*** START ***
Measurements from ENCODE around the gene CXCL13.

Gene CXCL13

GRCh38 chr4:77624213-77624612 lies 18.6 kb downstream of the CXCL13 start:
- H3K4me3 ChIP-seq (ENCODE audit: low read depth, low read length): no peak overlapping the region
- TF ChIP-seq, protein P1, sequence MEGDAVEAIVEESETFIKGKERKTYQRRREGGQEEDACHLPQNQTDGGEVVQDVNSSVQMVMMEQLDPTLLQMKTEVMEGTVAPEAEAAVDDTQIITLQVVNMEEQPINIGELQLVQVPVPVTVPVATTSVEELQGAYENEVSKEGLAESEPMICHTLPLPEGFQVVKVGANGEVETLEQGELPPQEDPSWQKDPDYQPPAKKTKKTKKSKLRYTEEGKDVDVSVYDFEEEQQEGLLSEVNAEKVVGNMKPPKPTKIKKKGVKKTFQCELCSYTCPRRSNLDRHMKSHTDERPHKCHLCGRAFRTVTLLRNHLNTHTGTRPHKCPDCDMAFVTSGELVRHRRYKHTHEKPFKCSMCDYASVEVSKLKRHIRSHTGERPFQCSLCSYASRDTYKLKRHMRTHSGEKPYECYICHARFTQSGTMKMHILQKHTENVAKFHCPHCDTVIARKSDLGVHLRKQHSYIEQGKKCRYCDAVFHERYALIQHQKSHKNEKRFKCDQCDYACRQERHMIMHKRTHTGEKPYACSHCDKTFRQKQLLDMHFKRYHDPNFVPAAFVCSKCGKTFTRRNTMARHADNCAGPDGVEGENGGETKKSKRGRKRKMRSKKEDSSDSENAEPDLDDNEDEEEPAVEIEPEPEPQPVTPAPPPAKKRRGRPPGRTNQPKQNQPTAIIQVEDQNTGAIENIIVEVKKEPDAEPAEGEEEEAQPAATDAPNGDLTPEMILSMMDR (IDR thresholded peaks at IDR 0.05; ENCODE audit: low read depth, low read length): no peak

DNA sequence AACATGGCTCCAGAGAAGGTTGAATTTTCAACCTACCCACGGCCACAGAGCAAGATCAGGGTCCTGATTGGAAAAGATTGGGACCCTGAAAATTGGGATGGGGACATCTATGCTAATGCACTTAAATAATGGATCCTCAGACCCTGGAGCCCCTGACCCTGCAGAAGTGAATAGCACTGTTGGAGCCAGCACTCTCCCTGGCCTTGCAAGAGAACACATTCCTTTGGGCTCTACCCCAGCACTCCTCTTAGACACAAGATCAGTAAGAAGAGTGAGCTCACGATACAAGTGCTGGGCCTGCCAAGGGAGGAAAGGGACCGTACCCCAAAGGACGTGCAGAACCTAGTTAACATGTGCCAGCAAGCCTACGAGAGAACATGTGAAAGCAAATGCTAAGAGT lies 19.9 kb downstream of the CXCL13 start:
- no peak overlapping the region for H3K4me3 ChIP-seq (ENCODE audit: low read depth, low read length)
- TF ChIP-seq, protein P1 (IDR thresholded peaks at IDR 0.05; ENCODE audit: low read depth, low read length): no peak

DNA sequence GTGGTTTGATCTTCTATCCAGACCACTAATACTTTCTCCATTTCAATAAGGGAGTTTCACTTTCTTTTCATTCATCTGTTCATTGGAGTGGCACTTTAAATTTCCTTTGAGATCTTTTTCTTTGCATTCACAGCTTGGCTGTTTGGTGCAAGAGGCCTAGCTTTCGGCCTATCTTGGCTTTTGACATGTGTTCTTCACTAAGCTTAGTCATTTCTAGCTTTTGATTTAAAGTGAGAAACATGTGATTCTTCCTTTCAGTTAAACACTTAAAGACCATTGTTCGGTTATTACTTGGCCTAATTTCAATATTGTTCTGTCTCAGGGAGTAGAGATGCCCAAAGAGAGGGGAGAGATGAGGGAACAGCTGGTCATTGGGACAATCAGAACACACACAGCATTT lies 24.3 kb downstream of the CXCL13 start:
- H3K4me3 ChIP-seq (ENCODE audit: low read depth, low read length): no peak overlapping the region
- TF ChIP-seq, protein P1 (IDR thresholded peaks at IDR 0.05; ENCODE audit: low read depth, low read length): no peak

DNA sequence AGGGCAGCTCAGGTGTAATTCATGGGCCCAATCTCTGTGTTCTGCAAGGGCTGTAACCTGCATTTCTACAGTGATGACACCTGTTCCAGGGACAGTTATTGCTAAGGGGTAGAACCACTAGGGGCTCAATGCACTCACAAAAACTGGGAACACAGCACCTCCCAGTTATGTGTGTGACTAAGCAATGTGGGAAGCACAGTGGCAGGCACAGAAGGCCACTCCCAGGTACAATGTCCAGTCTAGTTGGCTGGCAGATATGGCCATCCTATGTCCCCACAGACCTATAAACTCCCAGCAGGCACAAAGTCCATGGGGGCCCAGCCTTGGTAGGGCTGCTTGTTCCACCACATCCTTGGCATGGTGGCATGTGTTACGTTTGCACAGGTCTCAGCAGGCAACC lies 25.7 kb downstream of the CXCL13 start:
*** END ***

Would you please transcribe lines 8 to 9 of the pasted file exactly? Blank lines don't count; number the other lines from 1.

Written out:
- TF ChIP-seq, protein P1 (IDR thresholded peaks at IDR 0.05; ENCODE audit: low read depth, low read length): no peak

DNA sequence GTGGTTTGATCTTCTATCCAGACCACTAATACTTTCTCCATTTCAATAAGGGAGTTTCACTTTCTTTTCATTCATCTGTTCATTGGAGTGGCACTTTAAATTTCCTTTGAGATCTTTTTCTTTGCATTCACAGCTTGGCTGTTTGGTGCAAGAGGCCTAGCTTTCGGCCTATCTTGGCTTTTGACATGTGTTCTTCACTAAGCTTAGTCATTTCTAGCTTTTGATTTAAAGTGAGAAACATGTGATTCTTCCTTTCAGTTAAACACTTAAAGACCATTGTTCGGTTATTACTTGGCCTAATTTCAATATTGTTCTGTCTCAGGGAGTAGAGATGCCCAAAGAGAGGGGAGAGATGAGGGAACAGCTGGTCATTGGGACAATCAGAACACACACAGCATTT lies 24.3 kb downstream of the CXCL13 start: